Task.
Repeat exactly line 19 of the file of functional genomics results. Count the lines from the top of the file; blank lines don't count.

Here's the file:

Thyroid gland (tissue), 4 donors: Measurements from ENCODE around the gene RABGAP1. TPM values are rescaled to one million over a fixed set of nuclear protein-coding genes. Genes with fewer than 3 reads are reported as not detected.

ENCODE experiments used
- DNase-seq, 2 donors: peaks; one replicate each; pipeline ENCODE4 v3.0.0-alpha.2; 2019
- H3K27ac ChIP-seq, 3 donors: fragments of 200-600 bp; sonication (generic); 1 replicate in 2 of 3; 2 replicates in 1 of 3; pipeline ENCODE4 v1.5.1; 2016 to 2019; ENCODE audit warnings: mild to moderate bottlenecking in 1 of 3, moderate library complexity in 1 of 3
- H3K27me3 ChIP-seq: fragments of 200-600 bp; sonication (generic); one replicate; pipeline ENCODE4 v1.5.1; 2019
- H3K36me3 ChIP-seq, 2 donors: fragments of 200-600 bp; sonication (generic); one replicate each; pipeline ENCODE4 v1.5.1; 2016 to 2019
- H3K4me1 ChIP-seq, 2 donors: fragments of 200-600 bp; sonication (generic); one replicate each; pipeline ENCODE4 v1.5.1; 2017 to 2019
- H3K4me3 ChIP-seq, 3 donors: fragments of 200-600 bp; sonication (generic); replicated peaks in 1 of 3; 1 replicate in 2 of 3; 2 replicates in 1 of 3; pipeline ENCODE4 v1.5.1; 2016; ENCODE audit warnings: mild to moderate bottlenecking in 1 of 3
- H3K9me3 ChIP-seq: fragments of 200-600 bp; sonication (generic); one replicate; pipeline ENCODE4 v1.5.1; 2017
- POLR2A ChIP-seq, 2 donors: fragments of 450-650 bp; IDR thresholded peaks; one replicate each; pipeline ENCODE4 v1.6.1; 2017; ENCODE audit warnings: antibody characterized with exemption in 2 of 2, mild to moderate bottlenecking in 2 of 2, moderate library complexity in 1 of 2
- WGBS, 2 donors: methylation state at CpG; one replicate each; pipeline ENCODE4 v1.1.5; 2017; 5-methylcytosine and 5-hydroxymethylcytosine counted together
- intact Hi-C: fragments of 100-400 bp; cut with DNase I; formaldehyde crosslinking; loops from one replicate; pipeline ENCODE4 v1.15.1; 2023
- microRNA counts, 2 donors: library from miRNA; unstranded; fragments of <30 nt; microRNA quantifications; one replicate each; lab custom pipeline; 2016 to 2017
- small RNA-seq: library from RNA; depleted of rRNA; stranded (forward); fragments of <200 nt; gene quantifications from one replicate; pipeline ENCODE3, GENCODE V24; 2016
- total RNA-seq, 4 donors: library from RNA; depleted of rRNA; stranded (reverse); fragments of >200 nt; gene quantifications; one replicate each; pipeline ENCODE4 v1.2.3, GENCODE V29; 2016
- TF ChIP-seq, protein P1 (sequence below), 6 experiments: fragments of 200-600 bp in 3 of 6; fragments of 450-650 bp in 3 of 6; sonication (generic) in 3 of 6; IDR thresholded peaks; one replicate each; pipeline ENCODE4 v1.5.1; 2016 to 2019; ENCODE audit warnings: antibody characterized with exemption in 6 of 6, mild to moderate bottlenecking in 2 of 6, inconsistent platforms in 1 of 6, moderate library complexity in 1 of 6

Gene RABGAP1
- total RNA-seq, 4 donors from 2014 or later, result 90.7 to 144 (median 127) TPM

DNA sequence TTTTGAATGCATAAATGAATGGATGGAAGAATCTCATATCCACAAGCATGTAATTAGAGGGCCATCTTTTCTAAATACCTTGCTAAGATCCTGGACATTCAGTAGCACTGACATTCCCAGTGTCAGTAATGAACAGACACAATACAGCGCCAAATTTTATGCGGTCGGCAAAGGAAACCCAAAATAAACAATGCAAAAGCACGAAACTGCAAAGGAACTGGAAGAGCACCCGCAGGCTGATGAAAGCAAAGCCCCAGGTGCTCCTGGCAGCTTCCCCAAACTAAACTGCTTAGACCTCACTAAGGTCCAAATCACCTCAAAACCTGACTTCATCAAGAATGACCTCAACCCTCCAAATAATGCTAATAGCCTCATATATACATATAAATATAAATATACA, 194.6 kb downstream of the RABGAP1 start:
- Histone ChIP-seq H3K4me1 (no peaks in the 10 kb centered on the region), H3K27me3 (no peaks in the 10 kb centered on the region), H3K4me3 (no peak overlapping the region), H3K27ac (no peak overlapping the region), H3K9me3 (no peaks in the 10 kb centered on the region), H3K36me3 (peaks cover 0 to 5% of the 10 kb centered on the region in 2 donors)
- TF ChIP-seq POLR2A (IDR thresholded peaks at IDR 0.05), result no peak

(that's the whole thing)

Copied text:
DNA sequence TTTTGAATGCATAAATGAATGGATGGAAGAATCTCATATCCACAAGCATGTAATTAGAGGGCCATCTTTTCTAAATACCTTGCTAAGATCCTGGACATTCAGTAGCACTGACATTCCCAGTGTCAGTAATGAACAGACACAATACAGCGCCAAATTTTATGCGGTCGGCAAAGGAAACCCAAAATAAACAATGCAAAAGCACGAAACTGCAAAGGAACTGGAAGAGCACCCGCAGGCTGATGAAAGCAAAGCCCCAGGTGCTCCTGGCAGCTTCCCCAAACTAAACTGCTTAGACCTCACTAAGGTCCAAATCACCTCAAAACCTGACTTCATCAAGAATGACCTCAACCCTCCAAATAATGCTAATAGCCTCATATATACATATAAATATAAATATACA, 194.6 kb downstream of the RABGAP1 start: